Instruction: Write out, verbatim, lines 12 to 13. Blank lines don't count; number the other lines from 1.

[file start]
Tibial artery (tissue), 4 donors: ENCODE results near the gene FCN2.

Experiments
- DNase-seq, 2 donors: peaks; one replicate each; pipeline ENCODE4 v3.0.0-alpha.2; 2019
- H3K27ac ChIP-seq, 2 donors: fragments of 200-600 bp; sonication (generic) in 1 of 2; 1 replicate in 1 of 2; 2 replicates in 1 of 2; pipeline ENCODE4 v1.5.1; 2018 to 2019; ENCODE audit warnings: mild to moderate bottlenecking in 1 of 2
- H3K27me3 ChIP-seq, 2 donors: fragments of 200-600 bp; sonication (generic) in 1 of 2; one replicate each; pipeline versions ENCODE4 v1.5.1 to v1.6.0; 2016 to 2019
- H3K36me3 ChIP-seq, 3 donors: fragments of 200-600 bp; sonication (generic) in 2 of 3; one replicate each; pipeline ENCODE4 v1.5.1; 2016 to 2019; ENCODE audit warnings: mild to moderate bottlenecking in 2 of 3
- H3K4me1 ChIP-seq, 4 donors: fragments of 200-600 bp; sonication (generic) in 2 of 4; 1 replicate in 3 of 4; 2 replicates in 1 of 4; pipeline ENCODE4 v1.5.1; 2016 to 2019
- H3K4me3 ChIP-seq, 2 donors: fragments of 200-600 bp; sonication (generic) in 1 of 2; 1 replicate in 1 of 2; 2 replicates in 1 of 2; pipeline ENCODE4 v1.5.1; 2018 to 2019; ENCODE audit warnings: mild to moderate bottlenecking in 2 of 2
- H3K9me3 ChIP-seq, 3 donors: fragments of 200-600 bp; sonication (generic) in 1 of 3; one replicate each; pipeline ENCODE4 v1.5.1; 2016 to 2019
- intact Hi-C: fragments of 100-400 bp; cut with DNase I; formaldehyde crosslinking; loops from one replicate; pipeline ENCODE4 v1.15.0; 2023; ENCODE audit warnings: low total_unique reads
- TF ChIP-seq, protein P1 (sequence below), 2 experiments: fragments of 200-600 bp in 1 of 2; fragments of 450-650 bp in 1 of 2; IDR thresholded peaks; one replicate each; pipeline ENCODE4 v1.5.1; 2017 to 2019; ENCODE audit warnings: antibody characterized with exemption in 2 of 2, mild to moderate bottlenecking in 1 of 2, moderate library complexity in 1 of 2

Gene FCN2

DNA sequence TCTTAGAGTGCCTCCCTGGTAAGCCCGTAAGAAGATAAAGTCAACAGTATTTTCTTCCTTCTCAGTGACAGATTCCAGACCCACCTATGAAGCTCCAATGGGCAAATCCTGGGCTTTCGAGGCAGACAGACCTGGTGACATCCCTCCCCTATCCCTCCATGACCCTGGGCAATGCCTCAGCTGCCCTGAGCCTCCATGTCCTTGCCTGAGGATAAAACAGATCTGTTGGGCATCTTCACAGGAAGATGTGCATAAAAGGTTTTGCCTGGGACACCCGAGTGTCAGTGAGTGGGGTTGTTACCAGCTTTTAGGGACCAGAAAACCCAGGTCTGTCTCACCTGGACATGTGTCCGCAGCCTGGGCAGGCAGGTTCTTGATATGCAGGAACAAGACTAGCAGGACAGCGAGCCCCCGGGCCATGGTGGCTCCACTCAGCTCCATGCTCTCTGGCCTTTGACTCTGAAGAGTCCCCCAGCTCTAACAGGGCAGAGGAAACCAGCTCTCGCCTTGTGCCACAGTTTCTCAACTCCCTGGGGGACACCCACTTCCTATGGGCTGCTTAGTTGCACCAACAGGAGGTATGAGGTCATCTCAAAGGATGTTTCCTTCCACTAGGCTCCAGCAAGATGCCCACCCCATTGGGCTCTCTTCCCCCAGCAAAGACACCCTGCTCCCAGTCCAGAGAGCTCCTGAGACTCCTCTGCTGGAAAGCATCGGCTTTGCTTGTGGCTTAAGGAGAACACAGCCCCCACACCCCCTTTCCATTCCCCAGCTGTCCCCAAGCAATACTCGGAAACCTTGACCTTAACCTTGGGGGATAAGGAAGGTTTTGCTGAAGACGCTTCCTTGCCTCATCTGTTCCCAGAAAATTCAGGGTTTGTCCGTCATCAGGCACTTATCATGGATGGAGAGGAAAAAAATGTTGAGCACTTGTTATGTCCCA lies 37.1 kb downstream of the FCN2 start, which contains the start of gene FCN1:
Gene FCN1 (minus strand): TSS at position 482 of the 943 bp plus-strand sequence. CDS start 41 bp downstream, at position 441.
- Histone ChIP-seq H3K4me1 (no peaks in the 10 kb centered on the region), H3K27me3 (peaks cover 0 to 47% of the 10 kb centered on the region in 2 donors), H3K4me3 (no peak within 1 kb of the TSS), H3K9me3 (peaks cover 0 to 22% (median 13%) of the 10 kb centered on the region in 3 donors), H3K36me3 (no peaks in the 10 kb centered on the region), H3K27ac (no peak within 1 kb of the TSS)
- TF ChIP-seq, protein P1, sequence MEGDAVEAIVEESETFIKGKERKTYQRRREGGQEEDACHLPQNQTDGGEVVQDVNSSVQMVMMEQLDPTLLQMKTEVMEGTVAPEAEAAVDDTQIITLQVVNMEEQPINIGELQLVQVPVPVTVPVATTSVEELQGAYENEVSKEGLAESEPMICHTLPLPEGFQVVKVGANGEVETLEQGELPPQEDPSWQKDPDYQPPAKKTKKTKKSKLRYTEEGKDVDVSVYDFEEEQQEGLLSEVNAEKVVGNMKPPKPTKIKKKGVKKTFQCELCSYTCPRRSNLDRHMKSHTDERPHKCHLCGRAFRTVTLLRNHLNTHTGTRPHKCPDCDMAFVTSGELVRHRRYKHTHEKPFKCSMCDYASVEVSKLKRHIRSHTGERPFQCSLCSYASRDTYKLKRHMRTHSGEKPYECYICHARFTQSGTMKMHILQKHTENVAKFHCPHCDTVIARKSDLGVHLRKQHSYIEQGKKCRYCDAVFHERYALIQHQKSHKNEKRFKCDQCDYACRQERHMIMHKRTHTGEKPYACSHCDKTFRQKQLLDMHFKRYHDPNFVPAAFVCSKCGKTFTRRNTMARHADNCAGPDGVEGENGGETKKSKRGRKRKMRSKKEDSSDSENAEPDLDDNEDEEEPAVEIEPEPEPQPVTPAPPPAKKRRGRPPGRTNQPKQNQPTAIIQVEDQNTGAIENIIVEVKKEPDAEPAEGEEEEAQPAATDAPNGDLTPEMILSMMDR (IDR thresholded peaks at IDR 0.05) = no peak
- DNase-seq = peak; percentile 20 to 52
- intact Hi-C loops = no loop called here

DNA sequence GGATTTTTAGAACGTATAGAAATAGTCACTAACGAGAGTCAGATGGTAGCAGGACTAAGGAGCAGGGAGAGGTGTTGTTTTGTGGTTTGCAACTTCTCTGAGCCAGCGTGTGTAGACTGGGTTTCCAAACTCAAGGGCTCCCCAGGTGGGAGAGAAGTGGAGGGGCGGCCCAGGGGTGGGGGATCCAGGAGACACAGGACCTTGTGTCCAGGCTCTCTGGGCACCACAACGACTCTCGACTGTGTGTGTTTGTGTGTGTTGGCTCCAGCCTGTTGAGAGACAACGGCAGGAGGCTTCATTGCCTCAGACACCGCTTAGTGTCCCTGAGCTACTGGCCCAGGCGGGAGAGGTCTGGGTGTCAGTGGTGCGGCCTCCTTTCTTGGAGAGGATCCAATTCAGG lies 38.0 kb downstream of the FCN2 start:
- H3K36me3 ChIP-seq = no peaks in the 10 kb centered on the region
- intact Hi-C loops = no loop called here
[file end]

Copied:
Gene FCN2

DNA sequence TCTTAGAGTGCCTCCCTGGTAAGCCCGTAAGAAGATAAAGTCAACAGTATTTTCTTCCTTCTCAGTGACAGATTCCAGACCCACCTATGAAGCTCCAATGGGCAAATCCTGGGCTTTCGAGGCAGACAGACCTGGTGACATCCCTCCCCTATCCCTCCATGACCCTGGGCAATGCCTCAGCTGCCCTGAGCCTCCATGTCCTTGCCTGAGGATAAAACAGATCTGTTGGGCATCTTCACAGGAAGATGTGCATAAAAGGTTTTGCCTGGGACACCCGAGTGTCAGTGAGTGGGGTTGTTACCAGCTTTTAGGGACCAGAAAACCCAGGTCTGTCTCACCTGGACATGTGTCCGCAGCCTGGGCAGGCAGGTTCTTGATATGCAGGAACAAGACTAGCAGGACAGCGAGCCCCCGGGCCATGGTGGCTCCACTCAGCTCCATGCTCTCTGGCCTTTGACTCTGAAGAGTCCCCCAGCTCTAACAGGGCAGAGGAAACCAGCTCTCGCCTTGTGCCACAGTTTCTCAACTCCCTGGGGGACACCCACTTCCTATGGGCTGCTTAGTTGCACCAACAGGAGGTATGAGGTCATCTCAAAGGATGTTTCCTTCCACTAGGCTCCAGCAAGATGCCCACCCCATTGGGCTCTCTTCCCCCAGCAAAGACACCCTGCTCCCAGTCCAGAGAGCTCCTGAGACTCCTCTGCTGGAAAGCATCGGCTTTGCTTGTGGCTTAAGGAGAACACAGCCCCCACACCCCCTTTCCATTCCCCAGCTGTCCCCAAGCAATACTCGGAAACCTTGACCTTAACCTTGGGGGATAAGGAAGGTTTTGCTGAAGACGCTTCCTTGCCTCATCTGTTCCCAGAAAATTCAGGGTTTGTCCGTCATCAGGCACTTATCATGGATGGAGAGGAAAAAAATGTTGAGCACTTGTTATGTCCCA lies 37.1 kb downstream of the FCN2 start, which contains the start of gene FCN1: